Projections that the U.S. Customs and Border Protection (CBP) would see a continued rise in the number of apprehensions at the border throughout October have turned out to be accurate, according to data recently released by CBP.
Though the last fiscal year saw a low number of attempted illegal border crossings due likely to the COVID-19 pandemic, those statistics have steadily increased since April.
CBP recorded 69,000 encounters in October, the highest amount for the month out of the past seven years on record and the highest amount since July 2019, shortly after a record number of illegal immigrant apprehensions waned.
The apprehension rise comes alongside an increase of reported coronavirus cases, both in Mexico and Texas.
Acting CBP Commissioner Mark Morgan said that the number of encounters was “hardly insignificant under any definition, but especially as our country is still navigating efforts to mitigate the spread of COVID-19.”
“While Americans are staying at home & practicing social distancing, the [CBP] workforce cannot. Our agents & officers continuously come in contact with tens of thousands of illegal aliens. These aren’t just numbers. These are the lives of the men & women of CBP & their families,” tweeted Morgan.
The El Paso border region, which has faced the sharpest recent surge in COVID-19 cases, saw a 10 percent increase in apprehensions, from 7,900 in September to 8,725 in October.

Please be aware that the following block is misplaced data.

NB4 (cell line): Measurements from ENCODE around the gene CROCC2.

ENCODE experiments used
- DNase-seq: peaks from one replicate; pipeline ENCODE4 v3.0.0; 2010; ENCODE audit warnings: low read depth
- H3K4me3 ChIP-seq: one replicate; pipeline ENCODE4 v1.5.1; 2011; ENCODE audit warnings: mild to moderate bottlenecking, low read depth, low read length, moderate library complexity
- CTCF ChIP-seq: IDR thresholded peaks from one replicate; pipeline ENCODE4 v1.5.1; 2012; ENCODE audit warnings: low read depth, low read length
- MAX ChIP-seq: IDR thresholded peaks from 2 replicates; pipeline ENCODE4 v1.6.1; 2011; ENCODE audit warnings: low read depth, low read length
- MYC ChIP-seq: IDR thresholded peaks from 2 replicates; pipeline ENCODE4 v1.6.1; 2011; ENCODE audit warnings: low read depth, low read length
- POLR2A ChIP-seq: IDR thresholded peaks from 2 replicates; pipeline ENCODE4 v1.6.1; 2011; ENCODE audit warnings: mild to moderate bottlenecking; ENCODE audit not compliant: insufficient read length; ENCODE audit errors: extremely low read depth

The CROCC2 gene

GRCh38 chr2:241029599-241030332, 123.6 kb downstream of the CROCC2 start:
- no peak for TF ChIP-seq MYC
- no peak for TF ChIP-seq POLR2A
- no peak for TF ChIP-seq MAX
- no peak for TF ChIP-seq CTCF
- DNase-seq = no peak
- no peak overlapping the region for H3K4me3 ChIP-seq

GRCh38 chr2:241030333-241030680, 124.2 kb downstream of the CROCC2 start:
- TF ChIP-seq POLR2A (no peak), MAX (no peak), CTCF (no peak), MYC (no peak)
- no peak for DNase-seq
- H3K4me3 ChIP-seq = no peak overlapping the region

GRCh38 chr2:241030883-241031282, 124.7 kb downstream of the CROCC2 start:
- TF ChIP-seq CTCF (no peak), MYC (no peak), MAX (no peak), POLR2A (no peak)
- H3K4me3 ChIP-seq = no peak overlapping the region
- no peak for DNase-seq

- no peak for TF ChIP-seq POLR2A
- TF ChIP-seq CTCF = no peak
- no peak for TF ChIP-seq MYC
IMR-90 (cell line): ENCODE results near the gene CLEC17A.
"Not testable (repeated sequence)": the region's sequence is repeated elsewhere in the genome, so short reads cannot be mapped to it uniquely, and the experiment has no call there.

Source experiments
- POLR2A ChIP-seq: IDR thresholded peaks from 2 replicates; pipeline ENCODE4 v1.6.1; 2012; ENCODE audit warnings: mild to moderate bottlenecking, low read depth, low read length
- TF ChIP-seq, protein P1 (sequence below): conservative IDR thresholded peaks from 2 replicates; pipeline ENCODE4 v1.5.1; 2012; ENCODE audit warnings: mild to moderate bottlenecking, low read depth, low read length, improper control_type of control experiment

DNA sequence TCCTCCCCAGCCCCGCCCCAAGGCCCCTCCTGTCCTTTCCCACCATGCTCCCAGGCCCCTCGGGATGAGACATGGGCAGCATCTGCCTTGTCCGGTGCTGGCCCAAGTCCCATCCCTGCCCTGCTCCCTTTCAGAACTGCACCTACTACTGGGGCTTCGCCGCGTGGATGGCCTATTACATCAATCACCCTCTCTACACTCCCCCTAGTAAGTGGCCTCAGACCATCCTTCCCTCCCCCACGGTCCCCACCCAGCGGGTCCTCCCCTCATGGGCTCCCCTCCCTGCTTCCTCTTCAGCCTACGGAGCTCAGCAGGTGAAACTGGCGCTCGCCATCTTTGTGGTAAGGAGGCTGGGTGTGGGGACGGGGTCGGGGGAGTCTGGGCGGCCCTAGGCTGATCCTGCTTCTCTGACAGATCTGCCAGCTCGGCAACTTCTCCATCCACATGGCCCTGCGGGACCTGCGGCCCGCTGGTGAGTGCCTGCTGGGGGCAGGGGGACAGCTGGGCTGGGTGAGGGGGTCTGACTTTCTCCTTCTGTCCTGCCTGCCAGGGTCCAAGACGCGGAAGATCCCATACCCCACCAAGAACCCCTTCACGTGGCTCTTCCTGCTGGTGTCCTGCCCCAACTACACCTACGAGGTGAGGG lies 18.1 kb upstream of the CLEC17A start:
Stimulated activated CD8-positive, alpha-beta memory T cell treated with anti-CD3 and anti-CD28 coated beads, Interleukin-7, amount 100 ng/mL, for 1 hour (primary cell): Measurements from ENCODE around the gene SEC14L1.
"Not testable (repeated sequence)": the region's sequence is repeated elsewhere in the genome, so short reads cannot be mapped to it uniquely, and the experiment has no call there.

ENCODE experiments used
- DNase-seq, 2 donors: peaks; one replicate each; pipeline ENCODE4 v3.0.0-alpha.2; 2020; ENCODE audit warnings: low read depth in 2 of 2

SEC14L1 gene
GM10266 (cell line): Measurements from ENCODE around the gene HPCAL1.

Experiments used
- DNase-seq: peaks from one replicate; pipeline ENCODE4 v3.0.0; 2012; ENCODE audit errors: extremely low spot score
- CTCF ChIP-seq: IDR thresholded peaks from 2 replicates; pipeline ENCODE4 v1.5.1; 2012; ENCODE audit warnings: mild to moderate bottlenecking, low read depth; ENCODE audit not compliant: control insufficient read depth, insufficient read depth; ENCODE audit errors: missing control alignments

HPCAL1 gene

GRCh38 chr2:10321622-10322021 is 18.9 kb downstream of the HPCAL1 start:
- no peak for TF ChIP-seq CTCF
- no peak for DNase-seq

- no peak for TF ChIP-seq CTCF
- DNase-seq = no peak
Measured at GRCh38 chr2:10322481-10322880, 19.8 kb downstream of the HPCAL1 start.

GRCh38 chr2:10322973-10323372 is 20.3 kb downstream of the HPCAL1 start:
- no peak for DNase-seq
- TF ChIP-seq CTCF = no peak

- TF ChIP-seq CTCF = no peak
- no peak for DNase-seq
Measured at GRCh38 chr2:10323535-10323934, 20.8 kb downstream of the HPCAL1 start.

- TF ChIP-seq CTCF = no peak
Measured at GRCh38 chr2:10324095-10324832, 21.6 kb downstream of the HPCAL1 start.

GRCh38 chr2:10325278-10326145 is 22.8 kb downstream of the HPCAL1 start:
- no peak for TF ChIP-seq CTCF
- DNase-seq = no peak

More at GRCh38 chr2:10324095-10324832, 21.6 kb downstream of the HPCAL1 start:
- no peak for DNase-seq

On average, regions along the southern border suffered a 17 percent increase from September to October.
The Rio Grande region, which had the highest reported number of apprehensions for every month in the last fiscal year, saw the sharpest increase in Texas with 32 percent — rising from 13,300 in September to 17,500 in October.
Apprehensions in Texas regions alone rose from 36,000 to 44,000, while apprehensions across the entire southern border rose from 55,000 to 66,000.
Since the pandemic began, CBP has reported border apprehension statistics under two different enforcement policies.
Prior to the pandemic, they only used the standard apprehension laws under Title 8 of the U.S. Code. But with the public health orders issued under Title 42, CBP has immediately expelled “certain persons who potentially pose a health risk” to their country of last transit instead of holding them in “congregant areas for processing.”
The majority of enforcement actions since the spring has been taken under Title 42.
In October, of the near 70,000 reported encounters, 60,000 were recorded under the public health order.
At the end of October, the CBP also announced that it had completed 400 miles of new border wall construction and expects to reach 450 miles by the end of the year.
Former Vice President Joe Biden, the Associated Press’s projected winner of the presidential election, stated that he does not support the continued construction of a new border wall.
“Building a wall will do little to deter criminals and cartels seeking to exploit our borders. Instead of stealing resources from schools for military children and recovery efforts in Puerto Rico, Biden will direct federal resources to smart border enforcement efforts, like investments in improving screening infrastructure at our ports of entry, that will actually keep America safer,” the Biden campaign states on its website.
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